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NRO gets a little wild

Kimberly NIcoletti

BRECKENRIDGE – The young musicians in the National Repertory Orchestra (NRO) are getting a little wild this week.

The performances begin Saturday with the music of Leonore, a fiery heroine who disguises herself as a man to work at a prison where her husband was unjustly incarcerated. “Leonore Overture No. 3” is a piece from Ludwig van Beethoven’s only opera, “Fidelio.”

The performances at 7:30 p.m. Saturday at the Riverwalk Center in Breckenridge and at 3 p.m. Sunday at the Park Lane Pavilion in Keystone include pianist Antonio Pompa-Baldi and his wife, Emanuela Friscioni, playing “Concerto for Two Pianos and Orchestra,” one of Francis Poulenc’s key works, influenced by the popular music of 1932.

Sunday’s performance features Pompa-Baldi playing Liszt’s “Totentanz.” Both weekend performances capture the beauty of four Roman fountains with Ottorino Respighi’s symphonic poem, “The Fountains of Rome.”

At 7:30 p.m. Wednesday, six soloists ignite the Riverwalk Center in a frenzy of gypsy dance music. Violinists Elizabeth Coulter and Alissa Hendrickson begin the chamber concert with J.S. Bach’s “Concerto for Two Violins and Orchestra.”

“It’s a Baroque piece,” Coulter said. “The two outer movements are lively, and the middle one is really beautiful and slow.”

Harpist Yinuo Mu performs “Introduction and Allegro” by Maurice Ravel.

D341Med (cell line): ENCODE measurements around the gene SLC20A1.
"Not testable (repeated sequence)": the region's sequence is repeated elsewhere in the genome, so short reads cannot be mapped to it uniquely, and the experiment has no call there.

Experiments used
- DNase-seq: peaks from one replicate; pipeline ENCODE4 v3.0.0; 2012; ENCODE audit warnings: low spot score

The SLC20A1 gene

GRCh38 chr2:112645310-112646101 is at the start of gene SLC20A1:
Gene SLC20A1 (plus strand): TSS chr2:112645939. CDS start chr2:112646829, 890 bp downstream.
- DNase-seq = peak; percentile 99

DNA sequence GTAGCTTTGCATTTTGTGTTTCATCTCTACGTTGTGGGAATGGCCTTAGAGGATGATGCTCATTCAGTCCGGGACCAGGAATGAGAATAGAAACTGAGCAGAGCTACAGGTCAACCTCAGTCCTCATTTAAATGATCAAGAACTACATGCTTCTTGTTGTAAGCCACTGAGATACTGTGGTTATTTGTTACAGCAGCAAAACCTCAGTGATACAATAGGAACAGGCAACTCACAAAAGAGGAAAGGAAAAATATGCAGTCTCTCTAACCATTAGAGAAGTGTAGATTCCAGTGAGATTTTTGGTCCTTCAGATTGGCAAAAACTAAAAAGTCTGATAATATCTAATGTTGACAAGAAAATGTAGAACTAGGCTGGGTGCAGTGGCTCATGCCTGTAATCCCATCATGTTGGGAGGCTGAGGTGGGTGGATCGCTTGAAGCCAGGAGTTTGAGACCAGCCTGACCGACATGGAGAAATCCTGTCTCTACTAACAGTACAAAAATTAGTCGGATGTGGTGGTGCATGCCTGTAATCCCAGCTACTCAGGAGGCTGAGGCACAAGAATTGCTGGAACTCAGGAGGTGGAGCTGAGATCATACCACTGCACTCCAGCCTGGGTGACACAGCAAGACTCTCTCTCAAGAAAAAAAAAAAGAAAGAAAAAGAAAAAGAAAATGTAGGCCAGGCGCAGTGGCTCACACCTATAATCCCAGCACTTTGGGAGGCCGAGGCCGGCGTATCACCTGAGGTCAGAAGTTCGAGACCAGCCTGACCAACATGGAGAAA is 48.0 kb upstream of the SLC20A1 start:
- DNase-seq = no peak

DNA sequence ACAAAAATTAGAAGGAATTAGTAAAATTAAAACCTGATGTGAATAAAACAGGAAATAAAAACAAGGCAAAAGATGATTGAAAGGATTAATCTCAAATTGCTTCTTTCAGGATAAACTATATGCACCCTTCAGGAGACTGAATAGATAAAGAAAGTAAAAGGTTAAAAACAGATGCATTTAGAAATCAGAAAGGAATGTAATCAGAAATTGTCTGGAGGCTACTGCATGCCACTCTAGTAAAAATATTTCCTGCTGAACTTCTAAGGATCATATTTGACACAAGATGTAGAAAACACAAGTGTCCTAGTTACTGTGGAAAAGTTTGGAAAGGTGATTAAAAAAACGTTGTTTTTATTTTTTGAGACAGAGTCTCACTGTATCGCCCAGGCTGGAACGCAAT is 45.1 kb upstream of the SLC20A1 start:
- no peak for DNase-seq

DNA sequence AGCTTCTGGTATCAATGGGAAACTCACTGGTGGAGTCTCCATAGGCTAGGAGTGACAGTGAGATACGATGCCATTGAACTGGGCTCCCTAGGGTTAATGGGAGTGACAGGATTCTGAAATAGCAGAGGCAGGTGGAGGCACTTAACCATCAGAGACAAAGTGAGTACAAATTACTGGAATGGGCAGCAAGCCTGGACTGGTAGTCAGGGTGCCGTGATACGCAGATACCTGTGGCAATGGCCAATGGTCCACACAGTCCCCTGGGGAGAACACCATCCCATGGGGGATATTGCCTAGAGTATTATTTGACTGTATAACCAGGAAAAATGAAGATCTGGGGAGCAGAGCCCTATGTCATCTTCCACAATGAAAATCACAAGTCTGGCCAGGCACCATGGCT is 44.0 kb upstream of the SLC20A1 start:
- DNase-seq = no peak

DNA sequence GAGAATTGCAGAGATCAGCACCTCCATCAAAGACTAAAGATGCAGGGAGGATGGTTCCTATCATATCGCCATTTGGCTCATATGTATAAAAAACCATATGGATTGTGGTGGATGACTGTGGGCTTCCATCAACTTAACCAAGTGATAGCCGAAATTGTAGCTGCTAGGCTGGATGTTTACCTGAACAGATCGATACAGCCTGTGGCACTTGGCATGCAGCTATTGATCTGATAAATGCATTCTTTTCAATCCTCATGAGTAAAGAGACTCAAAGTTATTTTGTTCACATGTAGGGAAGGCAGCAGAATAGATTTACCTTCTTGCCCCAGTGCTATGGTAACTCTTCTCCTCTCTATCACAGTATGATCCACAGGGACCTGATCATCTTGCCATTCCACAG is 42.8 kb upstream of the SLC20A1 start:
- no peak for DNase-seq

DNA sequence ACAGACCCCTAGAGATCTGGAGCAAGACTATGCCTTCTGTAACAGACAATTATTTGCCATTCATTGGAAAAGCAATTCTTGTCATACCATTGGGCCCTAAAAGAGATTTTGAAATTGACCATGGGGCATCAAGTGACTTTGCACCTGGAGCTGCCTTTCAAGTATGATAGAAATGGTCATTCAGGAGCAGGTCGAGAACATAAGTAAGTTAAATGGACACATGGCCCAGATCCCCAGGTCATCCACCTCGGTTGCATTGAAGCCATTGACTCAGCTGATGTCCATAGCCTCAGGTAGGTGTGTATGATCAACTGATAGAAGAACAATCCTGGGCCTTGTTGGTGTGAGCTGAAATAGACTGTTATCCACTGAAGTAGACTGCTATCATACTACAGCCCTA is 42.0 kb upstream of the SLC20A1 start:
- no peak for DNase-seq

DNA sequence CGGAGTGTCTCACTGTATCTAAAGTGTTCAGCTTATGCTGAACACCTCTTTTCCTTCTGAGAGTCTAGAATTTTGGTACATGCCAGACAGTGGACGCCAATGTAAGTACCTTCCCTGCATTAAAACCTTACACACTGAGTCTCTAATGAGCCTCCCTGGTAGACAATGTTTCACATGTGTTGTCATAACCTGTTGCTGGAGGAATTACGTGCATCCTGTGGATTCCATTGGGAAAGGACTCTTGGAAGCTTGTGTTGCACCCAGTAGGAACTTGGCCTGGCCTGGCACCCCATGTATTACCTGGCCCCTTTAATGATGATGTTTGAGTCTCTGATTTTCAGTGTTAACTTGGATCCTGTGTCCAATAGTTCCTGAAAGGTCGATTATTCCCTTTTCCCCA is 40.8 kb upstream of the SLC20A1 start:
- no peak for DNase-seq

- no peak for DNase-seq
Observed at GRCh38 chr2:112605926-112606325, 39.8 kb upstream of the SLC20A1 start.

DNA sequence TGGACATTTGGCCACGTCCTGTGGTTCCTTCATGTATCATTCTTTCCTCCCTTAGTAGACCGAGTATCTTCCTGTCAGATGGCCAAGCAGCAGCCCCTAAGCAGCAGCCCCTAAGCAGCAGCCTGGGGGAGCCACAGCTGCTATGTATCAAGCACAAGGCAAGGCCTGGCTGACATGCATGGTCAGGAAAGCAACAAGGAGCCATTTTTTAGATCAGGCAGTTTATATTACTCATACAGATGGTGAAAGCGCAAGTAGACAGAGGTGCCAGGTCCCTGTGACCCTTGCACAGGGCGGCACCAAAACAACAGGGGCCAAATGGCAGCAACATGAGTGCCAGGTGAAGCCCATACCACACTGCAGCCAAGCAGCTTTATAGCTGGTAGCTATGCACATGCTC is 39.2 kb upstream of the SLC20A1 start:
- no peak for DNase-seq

“It’s a very romantic version of Impressionism,” Mu said. “The sound is really lush.”

David Fallo and Jonathan Mueller draw out the subtle dialogue development with their violas in Bach’s “Brandenburg Concerto No. 6.”

“The music itself is set up as a conversation between the two violas,” Fallo said. “It’s a bright piece. It moves pretty fast. It’s repeating the same themes, but it’s also developing them. There are subtle nuisances that keep it changing. The second movement is probably one of the most beautiful pieces written for the viola.”

Violinist Desiree Cedeno-Suarez finishes the frenzy with Pablo de Sarasate’s “Zigeunerweisen,” which means “gypsy airs.”

“It starts out with a slow, somewhat lyric beginning, and the end finishes in a flurry,” Cedeno-Suarez said. “It just keeps escalating … the end is like a wild gypsy dance.”

Tickets are $17, $22 and $27 and may be purchased by calling (970) 547-3100.

Kimberly Nicoletti can be reached at (970) 668-3998 ext. 245 or by e-mail at knicoletti@summitdaily.com.


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